The Judgment that will never on this case would have shed light on some of the hottest current topics in EU competition law (abuse of dominance in high-tech sector, misuse of patents, the circumstances in which the Commission can or cannot adopt commitment decisions…).  In the past we have devoted lots of ink pixels to discussing these issues, and it’s a pity for the law that questions like the following will, for the time being, remain unaddressed:

 What constitutes an abusive practice with respect to standardization, in particular so far as concerns patent ambushing?

Were commitments in the form of future royalty caps sufficient to eradicate the competitive problems found by the Commission?

What guiding principles (beyond Alrosa) are to be taken into account when assessing the appropriateness and adequacy of commitments? 

Can the Commission address what it had perceived as a serious violation by means of a commitments decision? In that context, may the Commission adopt remedies which are only prospective in nature? Is the Commission entitled to have recourse to a commitment (Article 9) decision after having adopted a Statement of Objections? And in this case, can a Statement of Objections be considered as a valid “preliminary assessment” for the purposes of Art. 9 of Regulation 1/2003?

Written by Alfonso Lamadrid

21 June 2013 at 10:00 am

Enforcement Gap?

with 5 comments

While in Sorrento for the first conference of the Associazone Antitrust Italiana, I learned an interesting fact about Italian competition law. For a few years now, the Italian Antitrust Authority has apparently shifted the quasi-entirety of its enforcement resources to the investigation of unfair trading practices. As a result,  little, if any, enforcement initiatives are undertaken on the basis of the Italian competition rules. The daily business of Italian competition lawyers has thus changed dramatically, and many have had to learn a new discipline.

Interestingly, the rationale for this strange enforcement prioritization agenda has to do with media exposure. Because unfair trading practices cases require little resources, the competition authority can investigate and decide many of them and thus appears frequently in the press. In contrast, antitrust cases are more costly, lengthy and uncertain. Their political, social, and media benefits are much more limited.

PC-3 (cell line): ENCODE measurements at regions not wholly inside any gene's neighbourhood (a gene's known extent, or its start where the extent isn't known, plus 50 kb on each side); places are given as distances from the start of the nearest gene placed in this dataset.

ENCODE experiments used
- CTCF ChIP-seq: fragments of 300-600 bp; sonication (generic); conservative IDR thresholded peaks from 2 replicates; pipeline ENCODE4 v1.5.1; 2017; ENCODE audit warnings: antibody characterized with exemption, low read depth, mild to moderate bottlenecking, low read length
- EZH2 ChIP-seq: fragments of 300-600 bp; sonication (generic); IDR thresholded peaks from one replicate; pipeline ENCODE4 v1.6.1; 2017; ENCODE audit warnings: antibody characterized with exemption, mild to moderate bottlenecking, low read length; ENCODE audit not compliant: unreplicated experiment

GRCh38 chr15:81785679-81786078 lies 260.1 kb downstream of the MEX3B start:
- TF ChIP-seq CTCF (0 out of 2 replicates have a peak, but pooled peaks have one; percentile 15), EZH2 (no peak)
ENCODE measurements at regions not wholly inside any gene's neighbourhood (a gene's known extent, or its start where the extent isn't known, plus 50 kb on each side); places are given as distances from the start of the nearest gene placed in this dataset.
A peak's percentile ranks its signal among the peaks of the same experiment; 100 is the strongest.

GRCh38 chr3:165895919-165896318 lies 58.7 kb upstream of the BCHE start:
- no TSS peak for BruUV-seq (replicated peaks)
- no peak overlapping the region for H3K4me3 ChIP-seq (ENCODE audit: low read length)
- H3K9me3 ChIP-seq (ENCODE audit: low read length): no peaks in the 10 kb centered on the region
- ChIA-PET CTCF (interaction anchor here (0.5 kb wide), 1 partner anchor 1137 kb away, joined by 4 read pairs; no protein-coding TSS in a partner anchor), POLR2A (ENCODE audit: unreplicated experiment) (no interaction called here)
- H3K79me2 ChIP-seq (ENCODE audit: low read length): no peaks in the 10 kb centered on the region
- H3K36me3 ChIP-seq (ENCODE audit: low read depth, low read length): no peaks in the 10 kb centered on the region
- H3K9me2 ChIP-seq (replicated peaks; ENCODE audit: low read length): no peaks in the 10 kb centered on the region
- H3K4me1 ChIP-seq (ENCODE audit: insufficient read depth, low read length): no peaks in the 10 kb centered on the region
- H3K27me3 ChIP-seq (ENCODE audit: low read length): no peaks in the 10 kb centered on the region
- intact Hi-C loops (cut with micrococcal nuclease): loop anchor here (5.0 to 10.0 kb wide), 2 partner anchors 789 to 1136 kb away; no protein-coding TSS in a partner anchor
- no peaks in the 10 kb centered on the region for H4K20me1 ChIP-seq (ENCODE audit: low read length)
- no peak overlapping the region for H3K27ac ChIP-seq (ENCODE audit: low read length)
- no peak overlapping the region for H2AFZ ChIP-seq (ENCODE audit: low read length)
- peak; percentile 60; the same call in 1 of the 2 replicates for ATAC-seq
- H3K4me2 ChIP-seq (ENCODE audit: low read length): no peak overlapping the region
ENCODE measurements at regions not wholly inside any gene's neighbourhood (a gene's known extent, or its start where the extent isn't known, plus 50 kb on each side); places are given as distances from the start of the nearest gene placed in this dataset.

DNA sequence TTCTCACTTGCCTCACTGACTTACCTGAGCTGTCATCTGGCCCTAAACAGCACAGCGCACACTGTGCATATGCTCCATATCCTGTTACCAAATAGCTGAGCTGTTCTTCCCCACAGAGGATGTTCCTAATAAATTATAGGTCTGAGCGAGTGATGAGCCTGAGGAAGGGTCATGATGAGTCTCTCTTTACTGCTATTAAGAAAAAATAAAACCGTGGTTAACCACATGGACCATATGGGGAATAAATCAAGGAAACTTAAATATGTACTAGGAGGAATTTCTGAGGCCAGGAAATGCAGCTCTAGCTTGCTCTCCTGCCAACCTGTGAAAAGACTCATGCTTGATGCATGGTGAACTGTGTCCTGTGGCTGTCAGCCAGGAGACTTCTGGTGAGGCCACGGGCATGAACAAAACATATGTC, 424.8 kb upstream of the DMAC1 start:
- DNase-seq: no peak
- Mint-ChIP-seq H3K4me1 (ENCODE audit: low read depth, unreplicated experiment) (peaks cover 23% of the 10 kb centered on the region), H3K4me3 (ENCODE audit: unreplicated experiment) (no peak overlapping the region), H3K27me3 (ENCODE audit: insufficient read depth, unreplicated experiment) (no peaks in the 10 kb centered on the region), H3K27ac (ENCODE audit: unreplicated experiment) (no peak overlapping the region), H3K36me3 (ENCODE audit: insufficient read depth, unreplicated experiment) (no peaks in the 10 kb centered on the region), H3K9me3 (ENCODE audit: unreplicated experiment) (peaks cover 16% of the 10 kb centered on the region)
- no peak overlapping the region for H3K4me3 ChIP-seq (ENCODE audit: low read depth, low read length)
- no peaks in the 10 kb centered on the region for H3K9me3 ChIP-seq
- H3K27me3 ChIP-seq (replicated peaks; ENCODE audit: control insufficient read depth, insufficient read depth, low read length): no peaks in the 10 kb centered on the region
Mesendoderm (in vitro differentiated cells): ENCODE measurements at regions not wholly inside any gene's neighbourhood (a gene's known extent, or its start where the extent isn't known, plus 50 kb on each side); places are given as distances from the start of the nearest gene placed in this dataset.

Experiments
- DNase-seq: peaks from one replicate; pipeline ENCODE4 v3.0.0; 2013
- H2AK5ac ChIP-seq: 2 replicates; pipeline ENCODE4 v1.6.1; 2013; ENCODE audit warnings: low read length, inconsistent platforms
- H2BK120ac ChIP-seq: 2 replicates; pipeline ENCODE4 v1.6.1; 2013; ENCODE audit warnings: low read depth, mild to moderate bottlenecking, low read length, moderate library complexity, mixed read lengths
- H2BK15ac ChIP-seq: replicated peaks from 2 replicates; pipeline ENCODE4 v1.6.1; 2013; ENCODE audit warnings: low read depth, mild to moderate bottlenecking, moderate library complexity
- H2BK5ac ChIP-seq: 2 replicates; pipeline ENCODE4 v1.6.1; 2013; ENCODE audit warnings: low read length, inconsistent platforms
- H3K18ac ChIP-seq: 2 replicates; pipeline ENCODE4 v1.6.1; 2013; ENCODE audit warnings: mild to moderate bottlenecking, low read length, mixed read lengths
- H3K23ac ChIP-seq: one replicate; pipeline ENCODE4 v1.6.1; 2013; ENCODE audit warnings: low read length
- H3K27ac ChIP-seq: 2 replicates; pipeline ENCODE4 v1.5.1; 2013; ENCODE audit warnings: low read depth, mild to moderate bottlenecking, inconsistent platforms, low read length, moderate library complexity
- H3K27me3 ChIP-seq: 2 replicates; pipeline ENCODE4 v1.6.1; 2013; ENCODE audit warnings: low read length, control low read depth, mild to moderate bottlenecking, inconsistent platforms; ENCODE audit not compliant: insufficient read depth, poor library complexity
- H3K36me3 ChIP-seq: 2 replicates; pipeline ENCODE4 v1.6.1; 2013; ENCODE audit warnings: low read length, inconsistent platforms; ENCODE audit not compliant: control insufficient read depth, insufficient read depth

Now, I wonder if the Italian CA, and more generally multi-function CAs, can lawfully decide to renege on competition enforcement, and allocate their resources to other areas (e.g., consumer protection, unfair trading practices, etc.). After all, an enforcement agenda of this kind undermines the principle of effectiveness of Article 101 and 102 TFEU enshrined in Article 35(1) of Regulation 1/2003. Such a practice creates an enforcement gap on Italian territory which to me, is incompatible with the twin logic of decentralized & homogeneous enforcement which blows on the EU competition system.  Just think for a minute to the situation of a French firm facing exclusionary tactics from a dominant Italian incumbent. Faced with a CA reluctant to open proceedings, the remedies open to the French firm are drastically limited.

Of course, the next question is: what can firms do to induce the Italian CA to revisit its enforcement agenda? Besides asking DG COMP to put pressure on Italian officials, the most obvious course of action involves a complaint before the Commission against Italy under Article 258 TFEU for failure to comply with EU law.

The first conference of the Associazone Antitrust Italiana was a great success with approximately 150 participants. I attach my slides and the text of my speech.

Oral Intervention – Speaking Notes – N Petit

Slides NP – Judicial Review in European Union Competition Law – Final

Written by Nicolas Petit

23 May 2011 at 11:58 pm

Posted in Events

Competition Law and Sport (VI) The NFL Lockout

with one comment

Our “competition law and sport” series (see posts I, II, III, IV, and V) was born out of our belief that the application of competition law to the world of sports has a tremendous potential that still today remains to a great extent unexplored in the EU. As I´ve said before, not only are sports-related cases some of the most visible ones at the EU level (for the general public Bosman is very likely the best known ECJ Judgment of all times), but given the peculiar features of the activities and markets at stake they also raise particularly interesting issues that push competition law outside of its comfort area, some of which we´ve previously discussed here.